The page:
In addition, isolated nucleic acids are also provided which have a nucleotide sequence encoding a protein having an amino acid sequence that is at least 95%, preferably at least 97% and more preferably at least 99% identical to SEQ ID NO:2 but containing one or more amino acid variants of Table 1 (e.g., K63E and T4881), or the complement thereof.
  • [0047]
    Also encompassed are isolated DPYD nucleic acids obtainable by:
  1. (a) providing a human genomic library;
  2. (b) screening the genomic library using a probe having a nucleotide sequence according to SEQ ID NO: 1; and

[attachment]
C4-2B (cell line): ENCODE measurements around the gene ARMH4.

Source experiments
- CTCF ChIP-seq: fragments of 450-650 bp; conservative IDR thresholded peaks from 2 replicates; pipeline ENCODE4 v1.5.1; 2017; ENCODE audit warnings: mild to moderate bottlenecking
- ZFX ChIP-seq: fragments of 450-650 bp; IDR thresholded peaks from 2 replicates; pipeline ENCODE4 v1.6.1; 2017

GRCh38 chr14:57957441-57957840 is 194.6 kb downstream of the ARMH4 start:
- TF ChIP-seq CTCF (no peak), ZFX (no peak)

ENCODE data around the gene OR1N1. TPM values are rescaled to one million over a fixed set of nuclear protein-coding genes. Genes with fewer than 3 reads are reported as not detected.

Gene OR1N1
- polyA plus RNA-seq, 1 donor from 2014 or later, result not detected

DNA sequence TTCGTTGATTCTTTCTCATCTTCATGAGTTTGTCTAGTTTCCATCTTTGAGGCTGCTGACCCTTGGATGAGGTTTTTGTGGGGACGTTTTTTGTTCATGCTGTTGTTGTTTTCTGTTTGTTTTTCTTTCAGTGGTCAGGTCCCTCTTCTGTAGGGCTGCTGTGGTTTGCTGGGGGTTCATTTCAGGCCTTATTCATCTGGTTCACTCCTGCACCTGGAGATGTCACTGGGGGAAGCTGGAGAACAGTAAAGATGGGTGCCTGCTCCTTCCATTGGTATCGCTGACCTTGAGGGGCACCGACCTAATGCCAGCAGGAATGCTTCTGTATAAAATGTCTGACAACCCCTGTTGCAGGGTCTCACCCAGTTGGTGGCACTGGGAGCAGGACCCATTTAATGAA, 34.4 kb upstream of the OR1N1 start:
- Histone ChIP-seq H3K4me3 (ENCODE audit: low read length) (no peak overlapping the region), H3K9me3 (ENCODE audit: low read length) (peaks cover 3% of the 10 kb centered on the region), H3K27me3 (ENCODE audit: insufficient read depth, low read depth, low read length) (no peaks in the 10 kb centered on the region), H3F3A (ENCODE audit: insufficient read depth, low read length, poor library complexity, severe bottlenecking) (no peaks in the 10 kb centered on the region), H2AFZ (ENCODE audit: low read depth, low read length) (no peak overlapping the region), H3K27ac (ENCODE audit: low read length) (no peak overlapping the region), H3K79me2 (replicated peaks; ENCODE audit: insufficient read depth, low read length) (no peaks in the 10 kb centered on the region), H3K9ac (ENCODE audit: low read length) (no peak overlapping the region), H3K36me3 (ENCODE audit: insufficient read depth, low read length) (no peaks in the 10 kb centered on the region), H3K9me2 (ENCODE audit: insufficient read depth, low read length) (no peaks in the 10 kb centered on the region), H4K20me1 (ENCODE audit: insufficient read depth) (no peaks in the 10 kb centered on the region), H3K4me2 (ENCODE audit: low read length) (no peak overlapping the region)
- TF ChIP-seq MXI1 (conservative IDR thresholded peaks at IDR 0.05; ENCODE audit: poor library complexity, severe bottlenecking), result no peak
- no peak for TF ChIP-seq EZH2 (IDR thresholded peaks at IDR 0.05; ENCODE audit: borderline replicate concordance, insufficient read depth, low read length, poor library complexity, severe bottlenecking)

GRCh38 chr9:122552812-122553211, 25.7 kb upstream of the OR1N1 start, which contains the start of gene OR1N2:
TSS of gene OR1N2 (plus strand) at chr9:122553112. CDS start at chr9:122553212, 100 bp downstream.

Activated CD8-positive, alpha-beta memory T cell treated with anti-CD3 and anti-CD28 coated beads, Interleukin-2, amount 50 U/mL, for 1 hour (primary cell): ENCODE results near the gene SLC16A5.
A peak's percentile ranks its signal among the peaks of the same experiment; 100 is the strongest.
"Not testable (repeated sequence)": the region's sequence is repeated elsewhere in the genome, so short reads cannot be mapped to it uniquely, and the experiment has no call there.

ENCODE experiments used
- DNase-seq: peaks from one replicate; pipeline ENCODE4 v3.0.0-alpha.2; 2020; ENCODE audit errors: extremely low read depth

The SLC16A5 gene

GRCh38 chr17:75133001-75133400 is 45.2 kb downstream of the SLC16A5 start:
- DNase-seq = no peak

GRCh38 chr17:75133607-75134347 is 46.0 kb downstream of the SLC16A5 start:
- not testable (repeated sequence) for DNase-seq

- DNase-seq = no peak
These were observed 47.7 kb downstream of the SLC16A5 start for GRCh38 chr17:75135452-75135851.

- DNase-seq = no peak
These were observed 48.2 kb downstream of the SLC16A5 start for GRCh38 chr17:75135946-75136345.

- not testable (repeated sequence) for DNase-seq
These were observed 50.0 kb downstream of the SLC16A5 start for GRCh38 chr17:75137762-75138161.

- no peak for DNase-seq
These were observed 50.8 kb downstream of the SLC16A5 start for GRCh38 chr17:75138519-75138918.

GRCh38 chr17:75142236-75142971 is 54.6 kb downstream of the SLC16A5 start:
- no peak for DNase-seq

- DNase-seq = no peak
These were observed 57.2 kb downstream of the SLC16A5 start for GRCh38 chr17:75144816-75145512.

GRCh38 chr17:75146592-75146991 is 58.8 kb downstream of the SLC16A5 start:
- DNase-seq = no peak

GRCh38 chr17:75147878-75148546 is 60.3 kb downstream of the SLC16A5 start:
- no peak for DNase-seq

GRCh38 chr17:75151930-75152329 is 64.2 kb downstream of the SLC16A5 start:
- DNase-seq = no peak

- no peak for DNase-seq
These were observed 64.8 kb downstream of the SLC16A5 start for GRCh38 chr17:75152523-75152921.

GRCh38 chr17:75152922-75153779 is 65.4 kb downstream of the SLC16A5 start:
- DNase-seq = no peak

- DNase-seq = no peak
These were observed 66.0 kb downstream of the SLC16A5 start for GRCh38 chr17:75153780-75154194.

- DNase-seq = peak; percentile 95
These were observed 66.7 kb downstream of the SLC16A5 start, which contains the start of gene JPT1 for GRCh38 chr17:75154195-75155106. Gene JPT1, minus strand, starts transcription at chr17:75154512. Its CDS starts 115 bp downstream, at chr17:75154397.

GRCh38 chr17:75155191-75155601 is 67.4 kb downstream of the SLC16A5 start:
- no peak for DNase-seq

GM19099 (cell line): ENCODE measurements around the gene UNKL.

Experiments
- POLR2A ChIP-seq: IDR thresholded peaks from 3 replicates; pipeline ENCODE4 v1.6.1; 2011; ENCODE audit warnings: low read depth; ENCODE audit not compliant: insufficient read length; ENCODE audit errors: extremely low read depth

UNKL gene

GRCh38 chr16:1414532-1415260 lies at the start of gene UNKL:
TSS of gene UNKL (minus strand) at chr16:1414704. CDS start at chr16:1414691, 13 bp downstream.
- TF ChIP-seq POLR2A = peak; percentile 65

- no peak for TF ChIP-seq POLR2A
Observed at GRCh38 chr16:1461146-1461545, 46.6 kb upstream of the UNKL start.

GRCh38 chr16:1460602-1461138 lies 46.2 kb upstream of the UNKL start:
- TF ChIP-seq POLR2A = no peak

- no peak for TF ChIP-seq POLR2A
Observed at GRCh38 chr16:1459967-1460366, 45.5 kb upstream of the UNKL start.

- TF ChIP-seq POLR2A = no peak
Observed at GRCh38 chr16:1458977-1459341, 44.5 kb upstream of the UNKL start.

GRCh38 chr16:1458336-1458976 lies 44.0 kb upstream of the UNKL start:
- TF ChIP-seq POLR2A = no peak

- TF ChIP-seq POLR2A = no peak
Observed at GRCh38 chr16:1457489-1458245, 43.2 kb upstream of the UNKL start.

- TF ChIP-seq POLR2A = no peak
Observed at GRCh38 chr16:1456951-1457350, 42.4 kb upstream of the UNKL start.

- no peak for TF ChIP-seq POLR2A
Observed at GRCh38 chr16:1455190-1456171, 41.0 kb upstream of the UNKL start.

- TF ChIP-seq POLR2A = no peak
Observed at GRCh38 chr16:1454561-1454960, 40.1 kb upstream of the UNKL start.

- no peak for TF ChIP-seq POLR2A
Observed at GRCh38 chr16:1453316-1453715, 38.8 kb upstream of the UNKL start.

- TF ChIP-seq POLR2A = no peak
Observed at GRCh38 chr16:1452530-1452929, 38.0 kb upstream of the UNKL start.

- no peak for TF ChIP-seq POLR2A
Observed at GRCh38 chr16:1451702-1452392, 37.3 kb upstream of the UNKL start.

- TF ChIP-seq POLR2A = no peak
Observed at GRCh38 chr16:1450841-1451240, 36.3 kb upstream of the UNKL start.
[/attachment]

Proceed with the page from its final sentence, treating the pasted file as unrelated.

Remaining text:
3. (c) producing a genomic DNA comprising a contiguous span of at least 30 nucleotides of any one of SEQ ID NO: 1, wherein the genomic DNA thus produced contains one or more of the polymorphisms of the present invention in Table 1, such as e.g., 288 A>G and1564 C>T.
  • [0048]
    The present invention also includes isolated DPYD nucleic acids obtainable by:
    1. (i) providing a cDNA library using human mRNA from a human tissue, e.g., blood;
    2. (ii) screening the cDNA library using a probe having a nucleotide sequence according to SEQ ID NO: 1; and
    3. (iii) producing a cDNA DNA comprising a contiguous span of at least 30 nucleotides of SEQ ID NOs: 1, wherein the cDNA thus produced contains one or more of the SNPs of the present invention in Table 1, such as e.g., 288 A>G and1564 C>T.
  • [0049]